Earlier this week House and Senate Democrats began a state wide budget tour to criticize the Republican-authored state budget and job losses in state government and the public schools. Democrat law makers, local officials and individuals directly impacted by budget cuts dutifully showed up at various stops to criticize policies and plead for more money. While media coverage reported plenty of criticism and hand-wringing the only item that seemed to be in short supply was the truth.
Democrats criticized cuts to public education as too large and acted as if public school budget reductions are virtually unprecedented.. Last week in Raleigh, State Board of Education Chairman Bill Harrison said “For the first time since the Great Depression, North Carolina’s General Assembly has adopted a budget that sends education backward.”
Is Harrison right? Assuming Harrison is referring to state funding for public K-12 education, there are two simple ways to answer this question; review changes in the level of overall public support and public support per student.
A quick glance of historical tables shows that overall public support for K-12 education actually declined five times since 1983 and most recently in 2008-09 when it declined by 3 percent or $267 million below the previous year.
A better indicator for gauging support for public education is support per student. It’s regarded as a better indicator because it takes into account changing student populations. So what do trend lines in support per student tell us? Since 1982-83, there have been seven years when the level of state support per student was less than the previous year. Percentage declines have ranged from 0.5 percent to 5.9 percent.
Thus, in reality the current fluctuations in total K-12 support and per student support is far from unprecedented.
It’s hard to miss Democrat indignation at the impact of Republican budget reductions. It seems that outrage is on display at each budget stop. The only problem is the outrage is selective and disingenuous.
While it is true public schools absorbed staffing reductions this year, schools were also asked to absorb staff cuts in 2008, 2009 and 2010. Last I checked, Democrats controlled the House, the Senate and the Governor’s office in all three of those years. During those years, Democrats eliminated a combined 10,761 education positions and laid off close to 3,700 public school staff.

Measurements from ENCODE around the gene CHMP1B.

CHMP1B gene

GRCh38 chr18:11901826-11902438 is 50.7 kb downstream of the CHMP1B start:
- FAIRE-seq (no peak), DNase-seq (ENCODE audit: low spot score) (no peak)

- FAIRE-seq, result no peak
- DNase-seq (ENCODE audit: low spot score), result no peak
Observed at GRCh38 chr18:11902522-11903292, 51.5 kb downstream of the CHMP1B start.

Yet where was the outcry from teachers or Democrats about job losses? According to the Department of Public Instruction, 534 teachers will lose their jobs in 2011-12 to budget cuts. However in the three previous years (2008, 2009 and 2010) close to three times the current number (1,580) of teachers lost their jobs due to budget reductions.
Much of the controversy surrounding the budget discussion focuses on job loss numbers released in August by the Department of Public Instruction. According to the document, over the past four years, more than 17,100 public school positions have been eliminated and over 6,100 staff laid off.
While those numbers are certainly significant and involve real people, it must be noted that there are substantive concerns about the validity of the job loss numbers. Three are worth mentioning. First, the survey results are for self-reported data only, DPI does not provide any means to objectively assess the validity of the survey results. Second, because most schools continue to hire school personnel through September, the numbers of layoffs and positions eliminated will be less than reported on the August surveys. Third and finally, when you compare the results of the DPI job loss data with employment surveys in other DPI documents there are significant discrepancies in staffing numbers.
Even with all that said, it’s important to ask: How significant are public school job losses for the upcoming year? If all laid off public school employees (2,418.1) were divided among all K-12 schools (2,424 — charter schools were not included in the survey) each school would lose less than one (.99) employee.
Is the impact of budget reductions felt more deeply in larger districts? An analysis of job losses in the twenty largest LEAs reveals that on average LEAs will eliminate 166 positions and lay off 70 staff. The 20 LEAs laid off a total of 264 teachers, with almost half of those coming from one district (Cumberland). Interestingly, 13 of the 20 largest LEAs reported no teacher layoffs for 2011-12. For the twenty largest LEAs, layoffs as a percentage of LEA work force averaged 1.05 percent.
Of course Democrat leaders have every right to meet with constituents and share views on policy differences. However, is it unrealistic to ask that those views involve accurate numbers and a realistic assessment of policy impacts?